By Bernie Woodall
FORT LAUDERDALE, Fla. (Reuters) - Former U.S. Representative Corrine Brown of Florida was sentenced on Monday to five years in prison for her role in helping raise more than $800,000 for a bogus charity that was used as a slush fund, federal court officials said.
Brown, 71, was convicted in May on 18 counts of participating in a conspiracy involving a fraudulent education charity, concealing material facts required on financial disclosure forms and filing false tax returns.
Brown, a Democrat from Jacksonville who served 24 years in Congress, lost her re-election bid last year after being indicted.
U.S. District Judge Timothy Corrigan said he considered Brown's years of public service in deciding her punishment. But he determined that "probation for a member of Congress convicted of 18 counts involving mail, wire, and tax fraud would not be sufficient," according to a transcript of his comments.
Brown maintains her innocence and will appeal, her lawyer, James Smith, told reporters outside the federal courthouse in Jacksonville on Monday. The former congresswoman declined to comment.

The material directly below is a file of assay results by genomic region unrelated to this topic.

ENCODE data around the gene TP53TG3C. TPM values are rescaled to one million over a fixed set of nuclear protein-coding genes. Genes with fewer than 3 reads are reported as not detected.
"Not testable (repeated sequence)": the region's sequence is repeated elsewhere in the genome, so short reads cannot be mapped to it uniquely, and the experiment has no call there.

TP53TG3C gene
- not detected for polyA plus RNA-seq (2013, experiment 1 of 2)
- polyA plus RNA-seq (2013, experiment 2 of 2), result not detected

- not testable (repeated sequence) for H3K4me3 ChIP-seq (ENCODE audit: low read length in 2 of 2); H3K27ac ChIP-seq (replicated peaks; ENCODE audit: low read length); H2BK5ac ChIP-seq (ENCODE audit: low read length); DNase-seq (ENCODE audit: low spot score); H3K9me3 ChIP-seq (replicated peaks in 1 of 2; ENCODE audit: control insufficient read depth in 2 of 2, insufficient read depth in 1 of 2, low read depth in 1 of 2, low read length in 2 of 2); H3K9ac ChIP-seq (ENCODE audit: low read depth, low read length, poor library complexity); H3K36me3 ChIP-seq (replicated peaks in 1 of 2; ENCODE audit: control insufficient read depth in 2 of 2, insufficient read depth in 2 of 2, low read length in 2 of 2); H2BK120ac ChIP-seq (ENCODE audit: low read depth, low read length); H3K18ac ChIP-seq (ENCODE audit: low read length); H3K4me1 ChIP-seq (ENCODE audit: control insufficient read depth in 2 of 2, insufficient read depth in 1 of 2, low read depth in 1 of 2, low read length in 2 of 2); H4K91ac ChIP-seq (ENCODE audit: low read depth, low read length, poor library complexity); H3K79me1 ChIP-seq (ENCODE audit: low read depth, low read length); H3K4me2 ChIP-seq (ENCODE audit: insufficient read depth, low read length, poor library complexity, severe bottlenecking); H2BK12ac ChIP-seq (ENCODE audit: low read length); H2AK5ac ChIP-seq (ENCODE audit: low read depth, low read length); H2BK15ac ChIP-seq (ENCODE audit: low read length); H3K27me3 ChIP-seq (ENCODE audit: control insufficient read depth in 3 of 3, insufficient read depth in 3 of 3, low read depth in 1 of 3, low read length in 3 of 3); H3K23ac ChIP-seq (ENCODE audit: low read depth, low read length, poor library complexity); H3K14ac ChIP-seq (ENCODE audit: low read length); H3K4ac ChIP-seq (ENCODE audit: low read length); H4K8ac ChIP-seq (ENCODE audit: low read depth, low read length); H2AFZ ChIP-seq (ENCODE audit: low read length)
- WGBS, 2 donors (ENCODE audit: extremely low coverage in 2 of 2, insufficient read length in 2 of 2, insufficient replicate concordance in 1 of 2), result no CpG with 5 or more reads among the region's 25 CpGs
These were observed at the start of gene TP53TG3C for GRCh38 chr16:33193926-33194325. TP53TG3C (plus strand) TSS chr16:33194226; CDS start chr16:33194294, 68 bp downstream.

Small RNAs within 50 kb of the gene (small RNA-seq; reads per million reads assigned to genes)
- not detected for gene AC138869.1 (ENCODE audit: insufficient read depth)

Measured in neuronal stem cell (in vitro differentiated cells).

"I disagree with the idea that a woman who is 71 should have to go to prison for a nonviolent economic offense," Smith told reporters.
Smith said he also would argue on appeal that most of the evidence against Brown was circumstantial and that the judge improperly removed a juror in the case.
That juror told Corrigan that the Holy Spirit had informed him that Brown was not guilty, Jacksonville's WJXT-TV reported.
Prosecutors said Brown participated from 2012 to 2016 in a conspiracy and fraud scheme involving the One Door for Education fund, along with her chief of staff, Elias "Ronnie" Simmons, and the charity's president, Carla Wiley.
"Trial evidence also showed that more than $300,000 in One Door funds had been used to pay for events hosted by Brown or held in her honor," federal prosecutors said in a statement.
Simmons was sentenced to four years in prison and Wiley to 21 months, federal court officials said. None of the three were taken into custody after being sentenced.
(Reporting by Bernie Woodall in Fort Lauderdale, Fla.; Editing by Colleen Jenkins, Andrew Hay and Jonathan Oatis)